The church of St. Mary of Mount Carmel, Northampton, must have been of considerable size, for in 1310 Bishop Dalderby granted a licence to the friars to have five fixed altars in their church; he also licensed the dedication of an altar to St. Catherine. (fn. 7) In 1363 Bishop Bokyngham granted an indulgence in connexion with the image of the Blessed Virgin in the outer chapel of the Carmelite friars of Northampton, next the entrance of their church. (fn. 8)

William Tomson in 1512 left 12d. by will 'to the blessyd ymage of or lady in the house of the Friers Carm. wtin the town of Northampton.' Agnes Haywarde left her second ring to this same image just before the dissolution. Richard Packman, in 1528, desired to be buried 'att the Whyte Freirs before saint Katerin.' (fn. 9) A commission was issued in 1400 to inquire into a report that the friars were giving shelter to evil-doers, and that William Hawk, John Carpenter, and six others lately arrested on suspicion of larceny and other felonies, and committed to gaol in the castle of Northampton, had escaped and were then in the church of the friars of the order of St. Mary of Mount Carmel in the same town. (fn. 10)

Two of the more celebrated writers among the English Carmelites were connected with this house. John Avon, who was born at Northampton, and became a Carmelite friar of that town, was a doctor of divinity and distinguished mathematician. His chief work, in addition to sermons, was 'The Philisophical Ring,' or 'a perpetual almanack to find every year for ever, the moveable feasts, the immoveable, the aspects of the heavens, the changes of the moon, and all things relating to the ordering of the divine offices according to the several solemnities throughout the year.' He died about 1350, probably of the plague, and was buried in the friary at Northampton. William Beaufeu, doctor of divinity, of the university of Oxford, and a considerable theological writer, was sometime prior of this house. He died in 1390, and was buried in the friary. (fn. 11) Of the heads of this house few names have been preserved, but Nicholas Cantelowe may be mentioned as having been prior in 1471. (fn. 12)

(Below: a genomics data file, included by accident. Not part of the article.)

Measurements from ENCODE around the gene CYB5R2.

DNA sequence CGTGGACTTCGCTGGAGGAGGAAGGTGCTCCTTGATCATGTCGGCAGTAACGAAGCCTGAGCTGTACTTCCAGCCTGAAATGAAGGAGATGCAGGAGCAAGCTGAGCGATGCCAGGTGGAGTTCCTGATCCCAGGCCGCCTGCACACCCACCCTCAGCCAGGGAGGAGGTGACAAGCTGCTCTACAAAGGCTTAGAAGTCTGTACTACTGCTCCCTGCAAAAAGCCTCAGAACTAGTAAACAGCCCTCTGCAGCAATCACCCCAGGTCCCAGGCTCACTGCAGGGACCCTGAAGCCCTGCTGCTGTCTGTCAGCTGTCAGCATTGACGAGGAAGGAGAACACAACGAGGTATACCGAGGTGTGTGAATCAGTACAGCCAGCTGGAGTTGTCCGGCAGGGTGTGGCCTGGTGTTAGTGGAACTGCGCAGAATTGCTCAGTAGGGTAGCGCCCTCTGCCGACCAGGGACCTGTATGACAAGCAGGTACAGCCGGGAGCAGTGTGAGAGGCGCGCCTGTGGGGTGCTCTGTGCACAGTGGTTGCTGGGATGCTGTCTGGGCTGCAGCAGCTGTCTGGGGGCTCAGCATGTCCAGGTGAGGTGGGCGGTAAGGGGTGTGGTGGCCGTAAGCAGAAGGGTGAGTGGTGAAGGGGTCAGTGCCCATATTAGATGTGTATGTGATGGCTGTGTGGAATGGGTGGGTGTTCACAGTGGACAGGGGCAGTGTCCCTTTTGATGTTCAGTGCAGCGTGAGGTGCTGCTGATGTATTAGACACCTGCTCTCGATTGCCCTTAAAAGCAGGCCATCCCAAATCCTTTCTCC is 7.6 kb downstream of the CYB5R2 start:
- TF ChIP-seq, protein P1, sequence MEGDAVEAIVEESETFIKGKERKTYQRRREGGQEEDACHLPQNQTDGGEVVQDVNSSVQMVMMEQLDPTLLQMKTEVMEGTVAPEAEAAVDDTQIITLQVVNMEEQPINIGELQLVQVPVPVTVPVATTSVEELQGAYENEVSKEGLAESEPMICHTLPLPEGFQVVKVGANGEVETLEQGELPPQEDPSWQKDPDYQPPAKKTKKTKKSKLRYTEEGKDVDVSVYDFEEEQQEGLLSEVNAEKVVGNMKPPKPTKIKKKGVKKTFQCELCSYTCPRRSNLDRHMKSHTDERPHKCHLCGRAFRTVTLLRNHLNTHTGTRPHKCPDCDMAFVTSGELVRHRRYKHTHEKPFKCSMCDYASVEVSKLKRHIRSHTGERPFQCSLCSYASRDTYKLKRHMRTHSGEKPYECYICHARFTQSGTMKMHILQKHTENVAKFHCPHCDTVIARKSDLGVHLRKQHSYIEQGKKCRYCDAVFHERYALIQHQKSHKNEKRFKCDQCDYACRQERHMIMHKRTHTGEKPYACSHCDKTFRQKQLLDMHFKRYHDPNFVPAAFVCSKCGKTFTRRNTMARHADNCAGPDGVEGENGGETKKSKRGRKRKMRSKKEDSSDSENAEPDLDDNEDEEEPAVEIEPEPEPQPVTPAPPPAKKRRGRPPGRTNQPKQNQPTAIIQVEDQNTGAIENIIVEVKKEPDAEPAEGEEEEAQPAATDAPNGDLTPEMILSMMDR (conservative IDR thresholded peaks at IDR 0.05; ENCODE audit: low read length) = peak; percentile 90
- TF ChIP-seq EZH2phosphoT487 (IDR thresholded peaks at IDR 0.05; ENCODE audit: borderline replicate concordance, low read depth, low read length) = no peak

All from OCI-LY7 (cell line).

The dissolution of the Northampton friaries has been already described. The Carmelites surrendered their house on 20 October, 1538. The deed was signed by John Howell, prior, William Harrison, sub-prior, and seven other friars. (fn. 13) John Walklynge and Thomas Gyfte were appointed attorneys to deliver the property to Dr. London for the king's use. The report of Dr. London nine days after the surrender, to the effect that the friary was a beggarly place and all that it contained would not suffice to pay its debts, (fn. 14) is very much to the credit of this mendicant house. A memorandum of Dr. London, drawn up early in 1539, states that the chancel of the White Friars' church had a new fair roof covered with slate, and that it was meet for the king's use at Grafton Regis. (fn. 15)

The pointed oval fifteenth-century seal of this house represents a saint lifting up the right hand and holding in the left a long cross under a tree; a worshipper kneels before him; there is a bird on a branch. (fn. 16)

Legend : + S COMMU . . NORHAM . . IE.


  • 1. Hund. R. (Rec. Com.), ii. 5.
  • 2. Ibid. p. 2.
  • 3. Inq. p.m. 6 Edw. I. pt. 79.
  • 4. Pat. 27 Edw. I. m. 32.
  • 5. Ibid. 37 Edw. III. pt. 1, m. 15.
  • 6. Ibid. 4 Rich. II. pt. 1, m. 3.
  • 7. Linc. Epis. Reg. Memo. of Dalderby ff. 162, 168.
  • 8. Ibid. Memo. of Bokyngham, f. 8b.
  • 9. Wills at the Probate Office, Northampton.
  • 10. Pat. 2 Hen. IV. pt. 1, m. 12d.
  • 11. Stevens, Addition to the Mon. ii. 164, 167.
  • 12. Liber Custumarum of Northampton, f. 113b.
  • 13. L. and P. Hen. VIII. xiii. pt. 2, 654.
  • 14. Ibid. 719.
  • 15. L. and P. Hen. VIII. xiv. pt. 1, 3.
  • 16. Taken from cast at the British Museum, lxix. 91.